If mechanisms like the EU’s Carbon Border Adjustment mechanism were applied to agriculture products, land holders could need the credits for their own market access20.

Land Restoration Fund21: The QG established the Land Restoration Fund (LRF) with a $500 million investment into carbon farming projects that produce ACCUs plus demonstrated additional environmental, economic, social and First Nations co-benefits.  The QG purchases the premium ACCUs which the LRF may choose to trade to enable funding for further carbon farming projects or surrender them to support the QG’s emission reduction targets.

Blue carbon opportunities in Queensland. how much and where?  was a pilot program included in the LRF’s $500 million fund22,23. The seagrass meadows and mangrove forests within the Great Barrier Reef’s coastal ecosystems were estimated to store over 111million tonnes of carbon dioxide equivalent (Mt CO2-e ) and a total of 256 Mt CO2-e could be sequestered through techniques such as reinstating tidal exchange and removing tidal barriers in ~90,000 ha throughout Great Barrier Reef catchments.

Carbon farming activities21 earn ACCUs by

  • sequestering carbon (removing carbon dioxide from the atmosphere) by storing it in plants and soil, or
  • avoiding the release of GHG emissions through better management of fire, livestock, and fertiliser use.


Methods eligible for LRF projects21 are:

  • Agriculture methods focused on reducing emissions from things like fertilizer use or the enteric fermentation from ruminant animals like cattle. Agricultural systems can also sequester carbon storing carbon in soil.
  • Vegetation methods regrowing or not clearing native vegetation.
  • Savanna burning methods focused on reducing dry-season wildfires, which release potent GHGs like nitrous oxide and methane.

The LRF has several projects contracted across the state to create regional jobs, provide habitat for threatened species and improve the health of the land and waterways, with environmental, socio-economic and first nation benefits. e.g.

Beef and Conservation for the Future Project24: Instead of re-clearing mature vegetation on prime agricultural land at the head of the Burnett River, Central Queensland, 1,544ha is being retained for permanent forest. Also, where regrowth has started to occur, but has not reached maturity, that area is to be protected and nurtured to regenerate to a mature ecosystem. The project will improve water quality runoff to the Great Barrier Reef through the reduction of sediment and nutrients via timed, managed grazing practices and installation of new fences to reduce grazing pressure around creeks, in addition to generating ACCUs for sale.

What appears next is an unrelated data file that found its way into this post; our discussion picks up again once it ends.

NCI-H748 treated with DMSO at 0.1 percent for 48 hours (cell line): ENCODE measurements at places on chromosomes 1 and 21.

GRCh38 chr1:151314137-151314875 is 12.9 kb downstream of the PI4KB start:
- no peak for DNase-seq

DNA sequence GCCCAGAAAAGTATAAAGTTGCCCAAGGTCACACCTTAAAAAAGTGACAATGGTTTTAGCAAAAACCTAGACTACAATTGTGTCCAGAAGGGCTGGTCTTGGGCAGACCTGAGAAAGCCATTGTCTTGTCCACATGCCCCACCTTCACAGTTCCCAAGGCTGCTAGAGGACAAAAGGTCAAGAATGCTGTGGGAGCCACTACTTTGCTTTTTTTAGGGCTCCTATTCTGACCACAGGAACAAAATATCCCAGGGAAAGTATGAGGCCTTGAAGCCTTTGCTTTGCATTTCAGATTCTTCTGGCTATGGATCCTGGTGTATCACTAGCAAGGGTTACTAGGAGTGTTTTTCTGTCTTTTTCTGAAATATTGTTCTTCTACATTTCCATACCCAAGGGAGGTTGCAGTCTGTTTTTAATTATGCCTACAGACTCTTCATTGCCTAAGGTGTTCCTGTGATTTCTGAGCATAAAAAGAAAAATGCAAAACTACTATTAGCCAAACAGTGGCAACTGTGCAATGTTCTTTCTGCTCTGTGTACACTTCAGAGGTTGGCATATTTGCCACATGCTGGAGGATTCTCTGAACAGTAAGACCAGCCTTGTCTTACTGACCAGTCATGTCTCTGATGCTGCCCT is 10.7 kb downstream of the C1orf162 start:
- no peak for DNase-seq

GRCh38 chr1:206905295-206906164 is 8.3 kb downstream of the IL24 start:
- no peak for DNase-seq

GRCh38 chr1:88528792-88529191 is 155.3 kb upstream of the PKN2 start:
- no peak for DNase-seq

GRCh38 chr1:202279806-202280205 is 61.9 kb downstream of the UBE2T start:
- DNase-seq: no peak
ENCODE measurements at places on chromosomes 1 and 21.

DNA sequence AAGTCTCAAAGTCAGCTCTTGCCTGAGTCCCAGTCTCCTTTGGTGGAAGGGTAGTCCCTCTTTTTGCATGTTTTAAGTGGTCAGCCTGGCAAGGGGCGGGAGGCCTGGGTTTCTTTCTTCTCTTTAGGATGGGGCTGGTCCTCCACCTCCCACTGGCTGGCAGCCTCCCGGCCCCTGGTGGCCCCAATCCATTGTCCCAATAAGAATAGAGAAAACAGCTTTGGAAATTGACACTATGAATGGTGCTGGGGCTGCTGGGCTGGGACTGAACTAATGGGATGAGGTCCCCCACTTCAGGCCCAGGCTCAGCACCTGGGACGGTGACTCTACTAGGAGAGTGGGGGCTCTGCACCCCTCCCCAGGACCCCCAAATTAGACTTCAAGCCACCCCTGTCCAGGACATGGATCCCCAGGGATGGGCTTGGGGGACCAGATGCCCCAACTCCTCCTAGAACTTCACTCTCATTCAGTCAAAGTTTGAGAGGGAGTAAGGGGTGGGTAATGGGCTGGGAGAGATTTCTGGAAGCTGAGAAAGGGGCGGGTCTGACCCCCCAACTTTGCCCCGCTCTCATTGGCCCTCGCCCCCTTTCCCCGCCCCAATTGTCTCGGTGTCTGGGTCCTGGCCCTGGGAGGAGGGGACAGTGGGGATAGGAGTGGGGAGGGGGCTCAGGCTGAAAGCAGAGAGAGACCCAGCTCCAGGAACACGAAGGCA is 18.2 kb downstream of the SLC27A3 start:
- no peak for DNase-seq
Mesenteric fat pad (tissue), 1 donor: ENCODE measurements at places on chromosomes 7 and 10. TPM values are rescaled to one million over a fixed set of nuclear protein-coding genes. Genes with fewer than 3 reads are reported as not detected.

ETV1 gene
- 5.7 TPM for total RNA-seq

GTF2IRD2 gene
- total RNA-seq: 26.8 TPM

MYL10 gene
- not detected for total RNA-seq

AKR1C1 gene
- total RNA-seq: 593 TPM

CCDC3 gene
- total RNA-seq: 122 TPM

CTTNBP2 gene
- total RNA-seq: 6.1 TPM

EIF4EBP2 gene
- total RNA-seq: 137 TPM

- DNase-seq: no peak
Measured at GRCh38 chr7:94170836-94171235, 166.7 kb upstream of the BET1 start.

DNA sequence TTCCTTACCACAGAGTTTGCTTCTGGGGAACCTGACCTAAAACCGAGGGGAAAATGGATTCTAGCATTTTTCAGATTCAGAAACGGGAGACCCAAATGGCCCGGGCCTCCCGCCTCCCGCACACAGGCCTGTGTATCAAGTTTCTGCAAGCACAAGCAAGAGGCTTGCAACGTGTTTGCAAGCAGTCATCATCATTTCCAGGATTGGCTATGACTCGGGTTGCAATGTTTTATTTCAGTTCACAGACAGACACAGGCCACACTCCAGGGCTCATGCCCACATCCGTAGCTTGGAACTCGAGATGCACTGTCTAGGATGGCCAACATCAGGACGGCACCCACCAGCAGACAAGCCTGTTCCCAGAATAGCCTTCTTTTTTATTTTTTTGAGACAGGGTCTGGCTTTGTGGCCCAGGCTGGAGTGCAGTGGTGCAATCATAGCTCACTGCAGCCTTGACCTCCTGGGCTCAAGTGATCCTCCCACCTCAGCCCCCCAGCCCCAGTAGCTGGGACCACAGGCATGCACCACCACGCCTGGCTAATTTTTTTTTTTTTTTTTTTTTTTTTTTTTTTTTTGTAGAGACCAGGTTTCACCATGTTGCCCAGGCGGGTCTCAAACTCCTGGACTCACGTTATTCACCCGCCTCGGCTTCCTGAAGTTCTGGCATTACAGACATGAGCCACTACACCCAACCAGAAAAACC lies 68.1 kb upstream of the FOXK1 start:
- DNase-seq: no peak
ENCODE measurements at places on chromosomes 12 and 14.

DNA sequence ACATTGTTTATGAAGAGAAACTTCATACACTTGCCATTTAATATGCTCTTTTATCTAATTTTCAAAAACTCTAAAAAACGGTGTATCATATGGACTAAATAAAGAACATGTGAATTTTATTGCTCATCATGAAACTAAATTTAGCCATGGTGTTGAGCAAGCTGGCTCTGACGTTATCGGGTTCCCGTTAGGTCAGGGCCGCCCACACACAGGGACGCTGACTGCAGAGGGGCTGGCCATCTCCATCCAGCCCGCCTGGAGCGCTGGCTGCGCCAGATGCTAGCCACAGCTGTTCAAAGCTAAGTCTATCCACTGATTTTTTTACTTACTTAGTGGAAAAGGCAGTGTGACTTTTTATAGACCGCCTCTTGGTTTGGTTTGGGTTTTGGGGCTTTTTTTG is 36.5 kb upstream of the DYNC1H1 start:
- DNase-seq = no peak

The QG has established a LRF Approved Adviser Program25 aimed at creating a network of experienced Advisers throughout Queensland by training and approving professional Advisers. To assist landholders with carbon farming and LRF advice, a public registry of qualified Advisers is held on the Queensland Rural and Industry Development Authority website,

 While measures such as sequestering carbon and ACCUs are important if Australia and Queensland are to meet their targets, to make real progress towards global net zero carbon, innovative research, especially in the energy sector, needs to be strongly supported and partnerships with companies of trading partners further developed.

– Pat Pepper, NCWQ Environment Adviser

SDGs 7,11,12,13


  2. Quarterly Update of Australia’s National Greenhouse Gas Inventory: June 2022, Australian Government Department of Climate Change, Energy, the Environment and Water
  5. Queensland’s renewable energy target | Department of Energy and Public Works (
  7. Department of Industry, Science and Resources, Commonwealth of Australia Resources and Energy Quarterly December 2022.
  15. Chubb, I., Bennett, A., Gorring, A., Hatfield-Dodds, S., 2022, Independent Review of ACCUs, Department of Climate Change, Energy, the Environment and Water, Canberra, December. CC BY 4.0.
  17. Fitch P, Battaglia M & A Lenton (2022). Australia’s carbon sequestration potential – Summary report. CSIRO and the Climate Change Authority, Canberra
  19. LOW EMISSIONS TECHNOLOGY STATEMENT 2021 Australian Government Department of Industry, Science, Energy and Resources.
  20. Battaglia M, Leith P, Bruce J, Ricketts K, Brodie S and Strachan M (2022) Low emissions pathways for Queensland agrifood. Final report to the Queensland Department of Agriculture and Fisheries. CSIRO.